UpStairs Lounge Arson 45th Anniversary

Wednesday, June 13 – Benefit at Bourre at Boucherie
From 5:00-9:00 p.m. during the Daiquiri Day’s of Summer, join Bourrée, in connection with LGBT+ Archives Project of Louisiana & St. Mark’s United Methodist Church, New Orleans as we remember The Upstairs Lounge Fire. All proceeds from their Daiquiri Sales that evening will be donated to help finance the Second Line Memorial for the 45th anniversary. Come support the community, listen to great live local music, have a daiquiri (alcoholic or not!), eat some boudin, and spread the love.

Saturday, June 23 – UpStairs Inferno Screening and Panel
5:00 p.m. at The Broad Theater (636 N. Broad St.) The UPSTAIRS INFERNO special screening will be held on the eve of the anniversary, June 23 at 5pm at The Broad Theater (636 N Broad St, New Orleans, LA 70119). Buy your tickets TODAY at Director Robert L. Camina returns to host a discussion immediately after the film. He will be joined by special guests, Marilyn LeBlanc-Downey and Skip Bailey (sister and nephew of Ferris LeBlanc, one of the arson victims buried in the Pauper’s Cemetery).

Sunday, June 24 – Service at St. Mark’s
An ecumenical service will be held at St. Mark’s United Methodist Church (1130 N. Rampart Street) at 5:00 p.m., followed by a Second Line parade to the site of the fire where a solemn reading of the names of the victims will be held.

Wednesday, June 27 – Panel Discussion
This event will take place at 6:00 p.m. at the Williams Street Research Center at 410 Chartres Street. The LGBT+ Archives Project of Louisiana and the Historic New Orleans Collection will host a panel discussion of historians and witnesses to the event discussing how it shaped the community locally and nationally. Participants on the panel include Royd Anderson, director of the documentary The UpStairs Lounge Fire (2013); Clayton Delery, award-winning author of The UpStairs Lounge Arson (2014); Clancy DuBos, the journalist whose story “Blood, Moans: Charity Scene” ran on the front page of the Times-Picayune the morning after the fire; and Robert W. Fieseler. The panel discussion will be moderated by Frank Perez, president of the LGBT+ Archives Project of Louisiana and co-author of the forthcoming book, Southern Decadence in New Orleans (LSU Press). The event will also feature a reading and book-signing for Fieseler’s new book.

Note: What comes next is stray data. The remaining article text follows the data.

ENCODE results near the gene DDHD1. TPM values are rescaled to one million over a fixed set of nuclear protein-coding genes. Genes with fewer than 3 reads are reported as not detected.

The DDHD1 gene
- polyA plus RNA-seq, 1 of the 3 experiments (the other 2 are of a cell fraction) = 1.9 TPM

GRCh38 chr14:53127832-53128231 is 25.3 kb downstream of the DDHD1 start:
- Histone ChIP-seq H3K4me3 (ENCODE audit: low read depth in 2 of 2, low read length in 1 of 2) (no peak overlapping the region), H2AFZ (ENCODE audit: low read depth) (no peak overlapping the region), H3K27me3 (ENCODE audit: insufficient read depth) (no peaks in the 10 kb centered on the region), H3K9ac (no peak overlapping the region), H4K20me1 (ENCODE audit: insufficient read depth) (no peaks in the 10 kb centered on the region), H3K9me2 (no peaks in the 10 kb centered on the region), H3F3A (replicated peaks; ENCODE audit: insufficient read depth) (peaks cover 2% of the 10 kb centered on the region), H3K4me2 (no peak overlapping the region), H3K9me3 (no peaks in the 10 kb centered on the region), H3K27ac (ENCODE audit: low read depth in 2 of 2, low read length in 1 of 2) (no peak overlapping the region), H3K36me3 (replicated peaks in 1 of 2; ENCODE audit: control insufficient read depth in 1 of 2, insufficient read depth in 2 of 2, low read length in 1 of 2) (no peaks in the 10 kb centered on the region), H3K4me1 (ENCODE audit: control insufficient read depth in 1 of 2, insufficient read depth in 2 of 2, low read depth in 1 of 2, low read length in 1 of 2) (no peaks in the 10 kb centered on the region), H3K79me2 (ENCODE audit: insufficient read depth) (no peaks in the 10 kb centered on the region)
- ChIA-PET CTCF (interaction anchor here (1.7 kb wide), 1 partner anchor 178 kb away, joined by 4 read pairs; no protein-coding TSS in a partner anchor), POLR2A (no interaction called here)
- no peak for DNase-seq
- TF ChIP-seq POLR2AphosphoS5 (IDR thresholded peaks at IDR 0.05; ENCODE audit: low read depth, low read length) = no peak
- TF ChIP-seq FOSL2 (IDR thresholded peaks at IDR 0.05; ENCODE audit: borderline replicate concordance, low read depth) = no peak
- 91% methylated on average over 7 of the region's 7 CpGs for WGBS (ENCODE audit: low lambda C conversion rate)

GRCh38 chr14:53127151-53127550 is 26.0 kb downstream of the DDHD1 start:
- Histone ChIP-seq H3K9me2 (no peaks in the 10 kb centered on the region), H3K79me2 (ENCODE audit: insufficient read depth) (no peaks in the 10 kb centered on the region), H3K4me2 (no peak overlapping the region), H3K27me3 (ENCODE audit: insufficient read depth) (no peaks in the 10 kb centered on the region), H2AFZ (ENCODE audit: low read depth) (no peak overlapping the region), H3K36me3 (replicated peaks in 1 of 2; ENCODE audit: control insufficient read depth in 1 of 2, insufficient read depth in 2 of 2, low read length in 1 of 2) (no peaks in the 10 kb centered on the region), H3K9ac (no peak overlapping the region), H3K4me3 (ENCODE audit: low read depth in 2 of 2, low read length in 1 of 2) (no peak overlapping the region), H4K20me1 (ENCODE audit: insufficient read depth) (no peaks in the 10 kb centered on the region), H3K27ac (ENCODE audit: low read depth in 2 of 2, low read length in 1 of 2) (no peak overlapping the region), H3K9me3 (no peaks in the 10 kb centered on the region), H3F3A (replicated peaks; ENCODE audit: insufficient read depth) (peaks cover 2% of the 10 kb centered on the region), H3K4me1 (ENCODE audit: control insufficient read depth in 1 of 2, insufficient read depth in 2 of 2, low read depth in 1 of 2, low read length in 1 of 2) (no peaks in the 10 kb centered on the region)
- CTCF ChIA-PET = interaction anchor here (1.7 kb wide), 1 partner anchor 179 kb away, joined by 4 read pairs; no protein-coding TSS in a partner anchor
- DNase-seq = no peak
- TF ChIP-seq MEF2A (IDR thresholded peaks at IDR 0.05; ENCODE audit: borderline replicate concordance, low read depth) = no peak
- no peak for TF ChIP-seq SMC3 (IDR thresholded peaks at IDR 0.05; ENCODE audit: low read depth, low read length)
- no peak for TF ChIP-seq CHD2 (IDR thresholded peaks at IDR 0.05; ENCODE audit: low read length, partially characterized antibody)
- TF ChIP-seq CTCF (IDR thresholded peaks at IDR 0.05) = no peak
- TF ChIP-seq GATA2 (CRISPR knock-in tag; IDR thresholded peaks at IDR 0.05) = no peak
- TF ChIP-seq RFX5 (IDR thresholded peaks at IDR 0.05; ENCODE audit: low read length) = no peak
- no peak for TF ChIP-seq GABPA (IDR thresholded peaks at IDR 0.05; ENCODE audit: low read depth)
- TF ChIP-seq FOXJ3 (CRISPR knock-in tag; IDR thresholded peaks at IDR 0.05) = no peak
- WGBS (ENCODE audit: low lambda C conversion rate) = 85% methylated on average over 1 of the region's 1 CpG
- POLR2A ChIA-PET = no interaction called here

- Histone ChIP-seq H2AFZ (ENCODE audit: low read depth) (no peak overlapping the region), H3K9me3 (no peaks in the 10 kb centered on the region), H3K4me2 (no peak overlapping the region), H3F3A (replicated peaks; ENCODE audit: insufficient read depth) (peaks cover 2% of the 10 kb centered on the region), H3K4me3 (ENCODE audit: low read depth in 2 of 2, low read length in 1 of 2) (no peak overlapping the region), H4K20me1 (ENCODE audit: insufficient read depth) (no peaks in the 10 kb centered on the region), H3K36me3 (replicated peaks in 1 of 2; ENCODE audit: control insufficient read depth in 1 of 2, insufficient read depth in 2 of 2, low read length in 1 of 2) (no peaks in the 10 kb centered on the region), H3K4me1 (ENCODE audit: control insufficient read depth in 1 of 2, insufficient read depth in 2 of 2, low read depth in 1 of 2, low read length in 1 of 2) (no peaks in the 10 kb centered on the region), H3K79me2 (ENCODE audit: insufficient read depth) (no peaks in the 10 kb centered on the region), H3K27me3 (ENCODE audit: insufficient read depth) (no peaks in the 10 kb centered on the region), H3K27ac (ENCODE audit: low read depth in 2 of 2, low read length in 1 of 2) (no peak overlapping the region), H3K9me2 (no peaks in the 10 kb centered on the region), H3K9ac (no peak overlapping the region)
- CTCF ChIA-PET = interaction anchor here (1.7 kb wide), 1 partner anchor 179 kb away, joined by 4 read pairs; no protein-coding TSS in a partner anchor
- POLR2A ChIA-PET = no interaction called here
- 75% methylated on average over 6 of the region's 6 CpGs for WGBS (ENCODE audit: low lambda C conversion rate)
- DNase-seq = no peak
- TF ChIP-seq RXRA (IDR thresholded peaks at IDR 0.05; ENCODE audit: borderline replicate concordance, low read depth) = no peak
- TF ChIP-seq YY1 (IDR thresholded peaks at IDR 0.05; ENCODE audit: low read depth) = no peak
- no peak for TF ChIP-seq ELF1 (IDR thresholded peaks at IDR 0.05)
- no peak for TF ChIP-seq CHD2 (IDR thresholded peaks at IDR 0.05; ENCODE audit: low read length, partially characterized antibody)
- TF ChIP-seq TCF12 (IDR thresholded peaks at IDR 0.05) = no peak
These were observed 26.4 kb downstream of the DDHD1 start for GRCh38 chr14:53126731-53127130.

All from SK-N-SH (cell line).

Upstairs Lounge massacre June 24, 1973

On Sunday, June 24, 1973, the largest LGBTQ massacre in the history of the United States occurred at the Upstairs Lounge in New Orleans, LA. It was the final day of a Pride Weekend celebration, and dozens from at the Metropolitan Community Church, the first gay church founded in the US, went to the Lounge. The attacker coated the stairs with lighter fluid, which made way for an exploding fireball throughout the building and took the lives of 32 people. Despite being the deadliest fire in New Orleans history, few news organizations respectably covered the tragedy.

After UpStairs Lounge fire, gay and straight New Orleans changed: Frank Perez |


The deadliest fire in New Orleans history occurred on June 24, 1973. On that night, an unruly patron was thrown out of the UpStairs Lounge, which was located at the corner of Iberville and Chartres streets. About 30 minutes after being ejected from the bar, the patron returned and deliberately set the stairwell on fire. Thirty-two people died as a result of the arson.

The police and fire department responses were nonchalant and no arrest was made in the case, even though authorities knew who set the fire. Mayor Moon Landrieu, nor any other government official, had anything to say about the tragedy. Churches were either silent or subtly suggested the victims deserved what they got. Today, the fire remains largely forgotten.

After UpStairs Lounge fire, gay and straight New Orleans changed: Frank Perez |

’73 Upstairs Lounge fire ‘worst mass murder of gays in U.S. history’

I wrote about this before on this blog and appreciate that some of our media at least bothers to note this date of this terrible event. Recently, I saw a husband/wife set of tourists stop and read the plaque that was only recently put there to note the spot. Maybe if more people were aware of this crime and the lack of concern at that point by city officials-and the churches that refused to have services for the dead- we can begin to understand why we need to push human rights issues forward in every generation.

'73 Upstairs Lounge fire 'worst mass murder of gays in U.S. history' | New Orleans.